It’s a big presidential election year, and the stakes couldn’t be higher.
Meanwhile, it seems, the two parties have finally produced some viable candidates with real differences between them – starkly contrasting views.
One of the things voters consider when they look at their options in primaries is which candidate will have more appeal to members of the opposite party.
This is a tough one for Republicans, because it’s really hard to understand the mentality of Democrats.
- Democrats believe oil company profits of 4 percent on a gallon of gas are obscene, but the government taxing the same gallon at 15 percent isn’t. How do you reason with that?
- Democrats believe the government will do a better job spending the money you and I earn that you or I would. How do you reason with that?
- Democrats believe freedom of speech is fine as long as nobody is offended by it.
- Democrats believe making it hard for law-abiding citizens to own firearms makes us all safer.
- Democrats believe there’s nothing wrong with terminating the lives of millions of unborn babies, but every death row inmate’s life is worth protecting.
- Democrats believe it’s better to pay billions of dollars for oil to foreigners who hate us rather than drill in America because of “global warming.” But if there is really “global warming,” what different does it make who’s doing the drilling?
- Democrats believe the greatest existential threat to mankind is climate change and that we should fundamentally reorder our economy to prevent it.
- Democrats understand the purpose of locks on their doors and fences around their own property, but don’t think having secure national borders makes any sense.
These are not just bad ideas that require refuting. These positions are evidence of widespread inability to process data rationally. These widely held notions are symptoms of severe mass psychosis. These views suggest more than half the population have lost the ability to reason for themselves.
That raises the question of how you persuade people who hold such views to consider voting for a non-Democrat.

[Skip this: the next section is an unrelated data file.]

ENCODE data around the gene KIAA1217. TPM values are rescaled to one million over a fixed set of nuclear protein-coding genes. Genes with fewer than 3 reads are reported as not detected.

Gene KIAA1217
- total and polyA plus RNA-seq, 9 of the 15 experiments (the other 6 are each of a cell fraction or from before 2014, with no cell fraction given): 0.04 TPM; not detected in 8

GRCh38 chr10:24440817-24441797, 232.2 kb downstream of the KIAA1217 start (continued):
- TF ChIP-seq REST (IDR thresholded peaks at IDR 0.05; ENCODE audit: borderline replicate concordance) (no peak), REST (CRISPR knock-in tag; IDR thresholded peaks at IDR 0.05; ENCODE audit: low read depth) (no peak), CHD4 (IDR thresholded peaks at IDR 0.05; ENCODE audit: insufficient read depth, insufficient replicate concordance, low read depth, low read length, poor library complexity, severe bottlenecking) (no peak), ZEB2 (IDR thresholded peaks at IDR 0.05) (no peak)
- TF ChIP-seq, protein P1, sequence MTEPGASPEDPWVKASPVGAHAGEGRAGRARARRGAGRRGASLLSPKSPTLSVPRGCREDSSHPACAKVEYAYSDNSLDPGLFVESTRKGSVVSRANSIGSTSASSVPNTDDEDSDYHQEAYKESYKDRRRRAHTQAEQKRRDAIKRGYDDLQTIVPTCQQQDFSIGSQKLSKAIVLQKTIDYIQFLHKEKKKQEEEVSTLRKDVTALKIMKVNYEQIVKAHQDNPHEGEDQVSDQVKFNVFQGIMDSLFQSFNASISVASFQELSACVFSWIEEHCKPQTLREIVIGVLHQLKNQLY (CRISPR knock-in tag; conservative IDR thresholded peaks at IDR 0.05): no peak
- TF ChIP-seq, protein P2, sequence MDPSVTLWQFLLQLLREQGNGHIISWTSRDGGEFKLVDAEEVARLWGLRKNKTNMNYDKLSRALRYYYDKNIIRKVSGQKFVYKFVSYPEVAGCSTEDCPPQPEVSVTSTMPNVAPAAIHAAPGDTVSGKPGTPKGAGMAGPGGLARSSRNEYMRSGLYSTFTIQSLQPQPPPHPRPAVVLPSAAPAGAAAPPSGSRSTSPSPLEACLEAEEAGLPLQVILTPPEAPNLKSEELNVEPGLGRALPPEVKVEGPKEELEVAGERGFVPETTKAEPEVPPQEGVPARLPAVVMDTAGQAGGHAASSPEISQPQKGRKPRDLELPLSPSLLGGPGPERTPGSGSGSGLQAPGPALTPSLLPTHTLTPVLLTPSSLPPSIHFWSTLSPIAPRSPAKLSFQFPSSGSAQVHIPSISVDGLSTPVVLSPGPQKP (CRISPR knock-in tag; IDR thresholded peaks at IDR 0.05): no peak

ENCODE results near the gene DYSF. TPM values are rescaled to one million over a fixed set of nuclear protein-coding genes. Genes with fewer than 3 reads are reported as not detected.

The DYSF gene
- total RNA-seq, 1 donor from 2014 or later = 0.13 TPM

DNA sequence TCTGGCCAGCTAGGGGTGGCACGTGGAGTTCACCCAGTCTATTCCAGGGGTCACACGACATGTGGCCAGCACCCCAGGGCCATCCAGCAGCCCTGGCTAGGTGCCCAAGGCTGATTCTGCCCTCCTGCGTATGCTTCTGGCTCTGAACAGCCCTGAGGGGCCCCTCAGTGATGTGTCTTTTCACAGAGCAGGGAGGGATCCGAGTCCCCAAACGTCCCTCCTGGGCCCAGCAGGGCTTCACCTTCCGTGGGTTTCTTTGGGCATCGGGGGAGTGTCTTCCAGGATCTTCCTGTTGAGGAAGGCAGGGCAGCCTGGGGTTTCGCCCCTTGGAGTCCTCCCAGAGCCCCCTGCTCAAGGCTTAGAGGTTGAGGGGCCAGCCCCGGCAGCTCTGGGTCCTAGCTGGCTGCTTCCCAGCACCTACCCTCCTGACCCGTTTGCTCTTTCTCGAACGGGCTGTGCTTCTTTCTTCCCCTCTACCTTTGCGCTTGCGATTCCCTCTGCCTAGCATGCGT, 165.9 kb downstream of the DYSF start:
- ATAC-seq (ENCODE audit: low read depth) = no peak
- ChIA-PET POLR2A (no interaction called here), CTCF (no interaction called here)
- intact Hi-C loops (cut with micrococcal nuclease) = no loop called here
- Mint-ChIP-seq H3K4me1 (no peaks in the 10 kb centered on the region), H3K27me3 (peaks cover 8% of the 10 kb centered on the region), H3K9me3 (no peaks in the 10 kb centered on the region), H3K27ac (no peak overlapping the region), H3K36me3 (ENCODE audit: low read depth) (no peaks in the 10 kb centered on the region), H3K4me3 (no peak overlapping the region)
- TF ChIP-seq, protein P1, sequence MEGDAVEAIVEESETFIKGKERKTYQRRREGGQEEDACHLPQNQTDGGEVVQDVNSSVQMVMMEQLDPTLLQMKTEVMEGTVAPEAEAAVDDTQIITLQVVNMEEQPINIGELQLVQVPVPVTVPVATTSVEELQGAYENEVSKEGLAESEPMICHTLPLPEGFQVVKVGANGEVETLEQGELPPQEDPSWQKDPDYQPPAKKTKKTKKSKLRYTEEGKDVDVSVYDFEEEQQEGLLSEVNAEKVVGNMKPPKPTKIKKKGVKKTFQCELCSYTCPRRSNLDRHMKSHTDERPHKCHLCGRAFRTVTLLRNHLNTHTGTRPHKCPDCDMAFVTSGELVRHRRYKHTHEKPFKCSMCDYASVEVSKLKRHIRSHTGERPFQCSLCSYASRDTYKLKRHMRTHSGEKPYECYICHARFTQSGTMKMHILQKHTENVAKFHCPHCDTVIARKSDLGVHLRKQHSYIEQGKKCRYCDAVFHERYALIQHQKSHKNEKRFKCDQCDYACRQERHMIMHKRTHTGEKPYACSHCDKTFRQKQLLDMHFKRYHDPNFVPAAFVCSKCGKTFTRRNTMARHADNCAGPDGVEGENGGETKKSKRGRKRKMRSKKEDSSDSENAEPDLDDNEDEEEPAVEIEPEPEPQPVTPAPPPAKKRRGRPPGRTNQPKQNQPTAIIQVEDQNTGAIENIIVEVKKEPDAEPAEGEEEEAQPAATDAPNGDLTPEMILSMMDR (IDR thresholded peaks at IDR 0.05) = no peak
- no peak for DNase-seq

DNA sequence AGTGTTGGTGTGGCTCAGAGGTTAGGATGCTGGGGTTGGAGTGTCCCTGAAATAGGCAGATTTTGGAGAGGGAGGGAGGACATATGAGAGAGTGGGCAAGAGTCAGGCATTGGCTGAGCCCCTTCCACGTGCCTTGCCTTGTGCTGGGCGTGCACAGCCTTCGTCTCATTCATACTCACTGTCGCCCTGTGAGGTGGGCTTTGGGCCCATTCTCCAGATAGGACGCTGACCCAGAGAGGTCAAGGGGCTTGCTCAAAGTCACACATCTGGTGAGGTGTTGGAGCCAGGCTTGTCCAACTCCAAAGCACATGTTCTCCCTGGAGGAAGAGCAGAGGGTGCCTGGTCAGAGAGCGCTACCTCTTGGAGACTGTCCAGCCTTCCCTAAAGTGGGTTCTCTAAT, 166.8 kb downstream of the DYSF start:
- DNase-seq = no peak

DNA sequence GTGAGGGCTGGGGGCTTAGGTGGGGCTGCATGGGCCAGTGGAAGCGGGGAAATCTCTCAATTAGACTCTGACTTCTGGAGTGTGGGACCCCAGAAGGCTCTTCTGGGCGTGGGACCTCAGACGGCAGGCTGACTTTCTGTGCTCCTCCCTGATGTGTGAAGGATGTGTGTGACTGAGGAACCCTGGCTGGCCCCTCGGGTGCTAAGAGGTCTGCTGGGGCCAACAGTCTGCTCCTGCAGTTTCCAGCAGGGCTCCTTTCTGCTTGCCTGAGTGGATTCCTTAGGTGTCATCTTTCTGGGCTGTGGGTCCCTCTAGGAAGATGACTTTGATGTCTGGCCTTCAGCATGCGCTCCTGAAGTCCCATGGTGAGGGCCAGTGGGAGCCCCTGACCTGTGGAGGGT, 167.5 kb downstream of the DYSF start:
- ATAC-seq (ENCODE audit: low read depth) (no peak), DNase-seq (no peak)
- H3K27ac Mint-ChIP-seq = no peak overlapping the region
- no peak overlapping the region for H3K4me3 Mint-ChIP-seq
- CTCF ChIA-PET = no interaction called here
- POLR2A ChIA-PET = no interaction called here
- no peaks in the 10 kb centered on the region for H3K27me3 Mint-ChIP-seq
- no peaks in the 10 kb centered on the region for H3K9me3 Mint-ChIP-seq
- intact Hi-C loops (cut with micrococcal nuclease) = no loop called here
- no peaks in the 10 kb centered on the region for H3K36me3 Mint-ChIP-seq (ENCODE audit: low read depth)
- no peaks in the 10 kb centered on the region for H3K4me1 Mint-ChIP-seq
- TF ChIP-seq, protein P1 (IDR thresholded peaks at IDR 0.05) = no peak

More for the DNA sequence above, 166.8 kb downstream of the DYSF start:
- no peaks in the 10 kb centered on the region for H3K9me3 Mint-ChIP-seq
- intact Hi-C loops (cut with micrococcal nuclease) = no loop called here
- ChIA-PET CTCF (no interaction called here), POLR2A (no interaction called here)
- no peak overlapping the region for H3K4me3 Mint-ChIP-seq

Can it be done?
It has been done in the past successfully.
While some political pros suggest educating the public cannot be done in election campaigns, I disagree.
I say it can be done, and I would suggest I am living proof of it.
In 1980, Ronald Reagan faced seemingly impossible odds in his bid for the presidency. He was vying for the Republican nomination against George H.W. Bush and was being viciously attacked for his ideas. It was Bush, for instance, who first characterized Reagan’s economic ideas as “voodoo economics.”
But Reagan didn’t moderate his views. He didn’t promise he’d create new government programs as president to woo constituencies with freebies. He promised instead that he would unleash the engines of free enterprise and expand the economy that was mired in recession.
He used every speech and every debate to challenge the political establishment, including his own party’s tired and stale rhetoric, and painted an optimistic picture for expanding liberty as well as prosperity.
Back then, I was what you would characterize today as a “progressive Democrat.” I thought Jerry Brown would be a great president. I was a member of the elite establishment press that thought government had all the answers to our most pressing problems.
I wanted to understand these cockamamie ideas Reagan was espousing.
So I began to read the books that helped form his ideas – with the notion of refuting them.
I began to read the periodicals he read – again, so I could argue more effectively against those ideas.
What I found was disturbing, but also enlightening. Reagan was right.
I was not alone. Millions of other Democrats like me ended up supporting Reagan, if not in 1980, when he won his first landslide, but certainly in 1984 when he won a bigger landslide.
So what’s the secret to success for the eventual Republican nominee in 2016?
Very simple. Do what Reagan did. Challenge the irrational views of most Democrats with facts and truth.
You won’t win them all over. But you will win many if the ideas are communicated effectively – and with a smile on your face.
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